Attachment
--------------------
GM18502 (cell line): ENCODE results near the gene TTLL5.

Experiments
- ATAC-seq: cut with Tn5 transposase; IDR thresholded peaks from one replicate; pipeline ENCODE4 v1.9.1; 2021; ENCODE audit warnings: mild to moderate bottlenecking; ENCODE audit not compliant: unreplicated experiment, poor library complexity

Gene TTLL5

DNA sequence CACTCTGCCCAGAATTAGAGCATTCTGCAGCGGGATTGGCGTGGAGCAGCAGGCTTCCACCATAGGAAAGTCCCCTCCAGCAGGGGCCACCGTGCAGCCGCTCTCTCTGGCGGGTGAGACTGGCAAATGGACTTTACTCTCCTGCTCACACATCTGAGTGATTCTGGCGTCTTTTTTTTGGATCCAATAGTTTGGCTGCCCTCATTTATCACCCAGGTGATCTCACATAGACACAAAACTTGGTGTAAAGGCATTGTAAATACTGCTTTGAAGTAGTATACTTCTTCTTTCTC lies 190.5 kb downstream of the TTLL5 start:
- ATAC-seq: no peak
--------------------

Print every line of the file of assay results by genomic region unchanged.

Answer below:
GM18502 (cell line): ENCODE results near the gene TTLL5.

Experiments
- ATAC-seq: cut with Tn5 transposase; IDR thresholded peaks from one replicate; pipeline ENCODE4 v1.9.1; 2021; ENCODE audit warnings: mild to moderate bottlenecking; ENCODE audit not compliant: unreplicated experiment, poor library complexity

Gene TTLL5

DNA sequence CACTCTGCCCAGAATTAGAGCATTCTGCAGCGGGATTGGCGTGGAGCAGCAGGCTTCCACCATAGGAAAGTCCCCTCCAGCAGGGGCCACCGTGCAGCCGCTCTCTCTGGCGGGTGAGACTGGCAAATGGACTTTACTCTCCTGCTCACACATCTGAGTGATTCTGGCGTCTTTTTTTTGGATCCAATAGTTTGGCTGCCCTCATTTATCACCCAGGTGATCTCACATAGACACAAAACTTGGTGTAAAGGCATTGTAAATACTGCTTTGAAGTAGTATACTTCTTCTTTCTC lies 190.5 kb downstream of the TTLL5 start:
- ATAC-seq: no peak